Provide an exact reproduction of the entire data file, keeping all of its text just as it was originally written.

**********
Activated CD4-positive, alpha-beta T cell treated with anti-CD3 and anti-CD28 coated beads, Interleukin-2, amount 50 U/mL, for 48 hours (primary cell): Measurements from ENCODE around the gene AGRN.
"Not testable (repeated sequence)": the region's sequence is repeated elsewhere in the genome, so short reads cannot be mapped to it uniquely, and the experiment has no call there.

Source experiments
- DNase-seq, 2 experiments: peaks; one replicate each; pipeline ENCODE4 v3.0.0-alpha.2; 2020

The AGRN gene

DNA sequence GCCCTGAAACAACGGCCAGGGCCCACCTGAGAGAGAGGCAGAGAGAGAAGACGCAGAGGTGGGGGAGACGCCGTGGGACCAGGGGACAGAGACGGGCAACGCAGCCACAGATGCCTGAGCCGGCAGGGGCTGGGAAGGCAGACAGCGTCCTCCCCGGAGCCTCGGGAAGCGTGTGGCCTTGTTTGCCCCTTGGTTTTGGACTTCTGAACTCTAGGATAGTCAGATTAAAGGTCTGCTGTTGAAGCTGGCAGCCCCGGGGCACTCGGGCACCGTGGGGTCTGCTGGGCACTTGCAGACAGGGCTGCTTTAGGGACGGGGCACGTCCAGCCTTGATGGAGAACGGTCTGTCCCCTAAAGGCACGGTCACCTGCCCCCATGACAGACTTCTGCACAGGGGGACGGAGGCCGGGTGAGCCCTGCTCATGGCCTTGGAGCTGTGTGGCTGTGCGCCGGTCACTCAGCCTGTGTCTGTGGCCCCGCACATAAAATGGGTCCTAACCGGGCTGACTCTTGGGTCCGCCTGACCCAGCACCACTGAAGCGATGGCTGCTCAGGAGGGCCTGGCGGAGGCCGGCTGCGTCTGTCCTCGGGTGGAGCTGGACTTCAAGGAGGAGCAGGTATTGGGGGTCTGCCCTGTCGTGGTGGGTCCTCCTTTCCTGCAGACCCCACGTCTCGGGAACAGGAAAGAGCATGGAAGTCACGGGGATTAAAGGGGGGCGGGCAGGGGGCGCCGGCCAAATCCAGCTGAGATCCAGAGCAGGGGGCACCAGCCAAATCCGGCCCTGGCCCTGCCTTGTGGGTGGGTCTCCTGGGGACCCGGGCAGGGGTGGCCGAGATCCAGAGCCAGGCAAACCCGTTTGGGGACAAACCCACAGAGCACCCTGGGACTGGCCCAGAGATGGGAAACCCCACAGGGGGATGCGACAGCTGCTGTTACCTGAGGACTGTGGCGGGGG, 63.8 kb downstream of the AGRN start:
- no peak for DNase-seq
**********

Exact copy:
Activated CD4-positive, alpha-beta T cell treated with anti-CD3 and anti-CD28 coated beads, Interleukin-2, amount 50 U/mL, for 48 hours (primary cell): Measurements from ENCODE around the gene AGRN.
"Not testable (repeated sequence)": the region's sequence is repeated elsewhere in the genome, so short reads cannot be mapped to it uniquely, and the experiment has no call there.

Source experiments
- DNase-seq, 2 experiments: peaks; one replicate each; pipeline ENCODE4 v3.0.0-alpha.2; 2020

The AGRN gene

DNA sequence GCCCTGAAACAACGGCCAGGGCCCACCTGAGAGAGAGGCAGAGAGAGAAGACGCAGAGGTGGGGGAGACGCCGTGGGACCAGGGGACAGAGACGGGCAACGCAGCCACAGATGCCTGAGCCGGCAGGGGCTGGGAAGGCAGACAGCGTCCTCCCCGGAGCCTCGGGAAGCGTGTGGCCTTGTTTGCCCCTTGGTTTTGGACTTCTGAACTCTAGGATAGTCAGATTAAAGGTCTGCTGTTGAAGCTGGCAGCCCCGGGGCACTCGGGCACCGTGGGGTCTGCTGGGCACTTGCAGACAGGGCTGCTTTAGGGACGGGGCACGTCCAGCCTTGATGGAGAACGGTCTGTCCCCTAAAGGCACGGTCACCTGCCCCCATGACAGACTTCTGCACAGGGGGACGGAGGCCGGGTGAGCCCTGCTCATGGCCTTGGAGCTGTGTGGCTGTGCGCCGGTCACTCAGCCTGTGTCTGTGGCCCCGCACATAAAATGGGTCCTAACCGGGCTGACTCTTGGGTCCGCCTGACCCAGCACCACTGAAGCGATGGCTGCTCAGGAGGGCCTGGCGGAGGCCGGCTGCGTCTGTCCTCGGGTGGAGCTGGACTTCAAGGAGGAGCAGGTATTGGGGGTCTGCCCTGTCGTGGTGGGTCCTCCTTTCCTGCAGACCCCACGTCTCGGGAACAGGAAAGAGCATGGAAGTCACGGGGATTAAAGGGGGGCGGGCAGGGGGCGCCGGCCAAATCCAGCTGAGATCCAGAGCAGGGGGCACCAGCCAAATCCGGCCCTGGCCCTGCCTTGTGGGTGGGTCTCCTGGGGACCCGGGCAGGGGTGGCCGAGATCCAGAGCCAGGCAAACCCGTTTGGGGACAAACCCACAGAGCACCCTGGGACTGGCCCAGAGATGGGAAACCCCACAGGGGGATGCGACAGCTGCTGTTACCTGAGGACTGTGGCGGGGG, 63.8 kb downstream of the AGRN start:
- no peak for DNase-seq